i.e. rewrite line 2, but leave unchanged the other lines.

A line address can be a regular expression as well:

awk '/regexp/{print $1,$2,$3} !/regexp/{print}' file.txt > file1.txt
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Can you make it only change line two? – Mike DeSimone Mar 23 '10 at 14:13
put NR==2. see my answer – ghostdog74 Mar 23 '10 at 14:17
Edited my answer. – Dan Andreatta Mar 23 '10 at 19:44

This answer assumes you don't want to mess with any except the second line.

#!/usr/bin/env python
import sys, os
for fname in sys.argv[1:]:
    with open(fname, "r") as fin:
        line1 = fin.readline()
        line2 = fin.readline()
        fixedLine2 = " ".join(line2.split()) + '\n'
        if fixedLine2 == line2:
        with open(fname + ".fixed", "w") as fout:
            for line in fin:
    # Enable these lines if you want the old files replaced with the new ones.
    #os.rename(fname + ".fixed", fname)
share|improve this answer
Recommended practice is to use the with statement for this kind of thing to be sure files are properly closed. – S.Lott Mar 23 '10 at 14:02
Neat. How long has with been available? I never got in the habit because I remember reading (somewhere on SO as well) that with was a great way to hide bugs via name punning or something. Kind of like how from ___ import * is discouraged. – Mike DeSimone Mar 23 '10 at 14:10
@Mike "With" has been available since 2.5 – prestomation Mar 23 '10 at 14:18
@mike, with is available Python 2.5 onwards. for <2.5, use the normal open() and close(). to make your code workable in older versions, just use the standard open,close – ghostdog74 Mar 23 '10 at 14:19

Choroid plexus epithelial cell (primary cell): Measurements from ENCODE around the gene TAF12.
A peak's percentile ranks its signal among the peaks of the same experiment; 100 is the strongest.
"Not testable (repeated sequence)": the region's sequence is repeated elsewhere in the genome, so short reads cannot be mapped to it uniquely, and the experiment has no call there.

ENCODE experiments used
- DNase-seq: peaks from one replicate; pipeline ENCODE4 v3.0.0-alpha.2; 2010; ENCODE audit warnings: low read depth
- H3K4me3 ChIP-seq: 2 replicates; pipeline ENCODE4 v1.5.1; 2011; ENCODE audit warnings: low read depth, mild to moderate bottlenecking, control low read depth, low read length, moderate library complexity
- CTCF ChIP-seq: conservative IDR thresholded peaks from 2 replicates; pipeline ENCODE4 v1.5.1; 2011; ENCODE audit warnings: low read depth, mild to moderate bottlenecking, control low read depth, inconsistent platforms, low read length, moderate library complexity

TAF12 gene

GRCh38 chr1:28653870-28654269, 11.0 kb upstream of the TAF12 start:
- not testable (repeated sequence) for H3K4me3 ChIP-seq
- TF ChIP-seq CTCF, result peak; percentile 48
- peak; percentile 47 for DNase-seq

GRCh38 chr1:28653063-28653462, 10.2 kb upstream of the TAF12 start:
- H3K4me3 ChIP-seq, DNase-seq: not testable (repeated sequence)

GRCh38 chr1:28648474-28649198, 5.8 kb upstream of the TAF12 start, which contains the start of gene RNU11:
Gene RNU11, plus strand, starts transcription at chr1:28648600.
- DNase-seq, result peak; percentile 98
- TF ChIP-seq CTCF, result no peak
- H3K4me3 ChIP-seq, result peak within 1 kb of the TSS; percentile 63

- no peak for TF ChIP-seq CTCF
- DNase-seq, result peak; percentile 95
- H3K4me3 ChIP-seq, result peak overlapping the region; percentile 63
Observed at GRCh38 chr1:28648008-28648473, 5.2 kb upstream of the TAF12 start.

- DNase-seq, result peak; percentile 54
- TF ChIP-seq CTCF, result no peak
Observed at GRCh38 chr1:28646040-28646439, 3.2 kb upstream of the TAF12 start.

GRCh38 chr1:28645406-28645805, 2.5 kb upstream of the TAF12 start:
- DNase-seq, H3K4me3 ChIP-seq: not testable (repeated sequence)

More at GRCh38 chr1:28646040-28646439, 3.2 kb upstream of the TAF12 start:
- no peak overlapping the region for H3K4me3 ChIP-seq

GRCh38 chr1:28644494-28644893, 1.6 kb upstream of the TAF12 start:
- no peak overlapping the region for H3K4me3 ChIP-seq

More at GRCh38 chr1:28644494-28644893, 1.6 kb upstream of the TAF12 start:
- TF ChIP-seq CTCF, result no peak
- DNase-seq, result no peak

Answering my own comment: with is available by default in Python 2.6 and later, and in Python 2.5 if a with_statement feature is enabled. Since I have to write code that runs on 2.4 (thanks, RHEL), I never used it. – Mike DeSimone Mar 23 '10 at 14:20

I don't quite understand, but yes, sed is an option. I don't think any POSIX compliant version of sed has an in file option (-i), so a fully POSIX compliant solution would be.

sed -e 's/^BBB  /BBB /' <file> > <newfile>
share|improve this answer
FreeBSD and GNU have the in-place option; OpenBSD does not. You learn something every day. – Josh Lee Mar 23 '10 at 14:00
You don't need the cat; sed can take an input file as a parameter: sed -e 's/^BBB /BBB /' <file> > <newfile> – Mike DeSimone Mar 23 '10 at 14:02
Per, I believe POSIX sed supports input file(s) as last arguments, but is not required to implement in-place editing (I was not sure to which of these issues you were referring). – Isaac Mar 23 '10 at 14:03
Updated it, thanks for the information Mike. – Anders Mar 23 '10 at 14:07

Use sed:

sed -e 's/[[:space:]][[:space:]]/ /g' yourfile.txt >> newfile.txt

This will replace any two adjacent spaces with one. The use of [[:space:]] just makes it a little bit clearer

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sed -i -e '2s/  / /g' input.txt

-i: edit files in place